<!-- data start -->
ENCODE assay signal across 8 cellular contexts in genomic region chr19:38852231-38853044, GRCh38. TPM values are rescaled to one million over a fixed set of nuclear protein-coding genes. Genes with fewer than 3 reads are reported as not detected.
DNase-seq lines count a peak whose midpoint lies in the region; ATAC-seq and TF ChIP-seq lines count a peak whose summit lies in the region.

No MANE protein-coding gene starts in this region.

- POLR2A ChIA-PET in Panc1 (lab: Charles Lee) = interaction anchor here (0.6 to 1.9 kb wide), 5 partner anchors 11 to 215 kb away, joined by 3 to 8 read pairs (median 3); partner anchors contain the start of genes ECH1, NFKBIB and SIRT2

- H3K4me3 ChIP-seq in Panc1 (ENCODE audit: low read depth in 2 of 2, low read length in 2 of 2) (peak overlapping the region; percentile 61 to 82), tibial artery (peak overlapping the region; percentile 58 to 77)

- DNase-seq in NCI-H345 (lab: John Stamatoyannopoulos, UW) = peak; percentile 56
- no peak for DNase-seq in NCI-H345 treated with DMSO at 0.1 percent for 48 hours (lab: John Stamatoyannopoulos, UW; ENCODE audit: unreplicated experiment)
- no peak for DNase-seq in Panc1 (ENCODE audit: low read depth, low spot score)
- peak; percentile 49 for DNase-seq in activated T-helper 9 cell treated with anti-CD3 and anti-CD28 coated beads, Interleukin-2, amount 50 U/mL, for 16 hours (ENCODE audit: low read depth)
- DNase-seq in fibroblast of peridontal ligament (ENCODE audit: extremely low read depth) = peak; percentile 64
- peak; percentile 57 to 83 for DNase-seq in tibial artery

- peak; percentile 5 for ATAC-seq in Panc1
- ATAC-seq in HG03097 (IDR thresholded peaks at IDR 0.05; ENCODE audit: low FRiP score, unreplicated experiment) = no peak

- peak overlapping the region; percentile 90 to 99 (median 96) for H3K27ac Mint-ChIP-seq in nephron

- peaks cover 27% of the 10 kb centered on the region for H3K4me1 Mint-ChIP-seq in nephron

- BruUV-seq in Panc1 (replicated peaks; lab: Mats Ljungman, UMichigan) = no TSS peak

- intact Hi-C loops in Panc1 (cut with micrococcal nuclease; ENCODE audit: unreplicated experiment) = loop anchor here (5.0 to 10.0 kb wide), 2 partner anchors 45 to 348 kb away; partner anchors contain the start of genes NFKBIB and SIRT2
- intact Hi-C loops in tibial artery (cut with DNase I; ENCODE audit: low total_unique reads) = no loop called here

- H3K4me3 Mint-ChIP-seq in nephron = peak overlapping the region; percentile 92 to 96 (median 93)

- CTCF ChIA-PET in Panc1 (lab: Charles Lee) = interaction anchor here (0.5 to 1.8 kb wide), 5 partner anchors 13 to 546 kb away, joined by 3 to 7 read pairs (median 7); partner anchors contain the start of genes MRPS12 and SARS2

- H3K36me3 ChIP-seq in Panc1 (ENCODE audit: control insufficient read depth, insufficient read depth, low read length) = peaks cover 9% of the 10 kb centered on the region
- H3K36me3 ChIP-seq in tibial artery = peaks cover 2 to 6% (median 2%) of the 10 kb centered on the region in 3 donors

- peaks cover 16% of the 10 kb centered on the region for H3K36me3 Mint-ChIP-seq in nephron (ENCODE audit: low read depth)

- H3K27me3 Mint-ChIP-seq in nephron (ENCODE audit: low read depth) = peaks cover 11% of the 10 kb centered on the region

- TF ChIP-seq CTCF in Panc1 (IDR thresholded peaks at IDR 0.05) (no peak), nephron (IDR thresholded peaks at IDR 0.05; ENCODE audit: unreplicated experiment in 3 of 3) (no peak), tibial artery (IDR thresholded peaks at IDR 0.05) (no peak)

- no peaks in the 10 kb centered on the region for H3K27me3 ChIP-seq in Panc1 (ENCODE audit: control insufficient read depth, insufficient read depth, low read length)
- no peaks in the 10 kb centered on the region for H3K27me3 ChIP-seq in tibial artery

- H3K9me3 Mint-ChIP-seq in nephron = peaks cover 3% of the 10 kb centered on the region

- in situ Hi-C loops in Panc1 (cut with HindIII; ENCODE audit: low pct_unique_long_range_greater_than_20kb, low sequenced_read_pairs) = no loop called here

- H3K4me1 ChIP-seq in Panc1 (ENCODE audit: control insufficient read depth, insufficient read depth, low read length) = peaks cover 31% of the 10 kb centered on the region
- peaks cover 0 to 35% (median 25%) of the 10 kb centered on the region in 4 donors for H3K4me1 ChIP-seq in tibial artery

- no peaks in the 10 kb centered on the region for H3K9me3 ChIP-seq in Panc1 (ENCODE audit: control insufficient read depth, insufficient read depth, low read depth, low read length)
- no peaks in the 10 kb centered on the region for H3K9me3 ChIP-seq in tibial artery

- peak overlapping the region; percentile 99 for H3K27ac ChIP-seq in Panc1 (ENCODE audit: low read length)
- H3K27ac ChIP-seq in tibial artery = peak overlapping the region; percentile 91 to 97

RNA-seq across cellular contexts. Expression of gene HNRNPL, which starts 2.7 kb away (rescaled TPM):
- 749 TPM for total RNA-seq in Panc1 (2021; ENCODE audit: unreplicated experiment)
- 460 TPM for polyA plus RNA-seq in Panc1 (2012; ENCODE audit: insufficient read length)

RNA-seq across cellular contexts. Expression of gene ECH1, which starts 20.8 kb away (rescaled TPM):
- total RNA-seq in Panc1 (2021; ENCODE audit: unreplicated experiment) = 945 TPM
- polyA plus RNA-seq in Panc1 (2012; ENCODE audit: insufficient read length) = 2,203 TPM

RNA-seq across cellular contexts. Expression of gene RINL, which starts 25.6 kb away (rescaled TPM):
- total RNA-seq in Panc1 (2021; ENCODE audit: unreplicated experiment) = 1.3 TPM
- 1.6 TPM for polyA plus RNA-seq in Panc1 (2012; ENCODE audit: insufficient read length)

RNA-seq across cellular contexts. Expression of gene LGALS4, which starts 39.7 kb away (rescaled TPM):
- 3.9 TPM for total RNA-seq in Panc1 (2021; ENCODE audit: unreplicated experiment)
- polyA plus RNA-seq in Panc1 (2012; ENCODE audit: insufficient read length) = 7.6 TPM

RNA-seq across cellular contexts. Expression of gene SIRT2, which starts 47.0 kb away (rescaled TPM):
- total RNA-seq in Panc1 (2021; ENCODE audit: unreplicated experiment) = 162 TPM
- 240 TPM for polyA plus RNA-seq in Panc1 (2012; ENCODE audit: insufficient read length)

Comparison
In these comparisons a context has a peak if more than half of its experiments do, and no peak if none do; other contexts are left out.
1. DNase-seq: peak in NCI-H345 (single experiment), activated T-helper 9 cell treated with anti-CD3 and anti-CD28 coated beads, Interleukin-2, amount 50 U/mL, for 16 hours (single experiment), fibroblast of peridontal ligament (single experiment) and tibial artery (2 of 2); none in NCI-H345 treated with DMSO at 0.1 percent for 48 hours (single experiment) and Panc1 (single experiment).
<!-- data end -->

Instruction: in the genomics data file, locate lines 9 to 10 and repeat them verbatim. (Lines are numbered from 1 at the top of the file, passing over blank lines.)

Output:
- peak; percentile 49 for DNase-seq in activated T-helper 9 cell treated with anti-CD3 and anti-CD28 coated beads, Interleukin-2, amount 50 U/mL, for 16 hours (ENCODE audit: low read depth)
- DNase-seq in fibroblast of peridontal ligament (ENCODE audit: extremely low read depth) = peak; percentile 64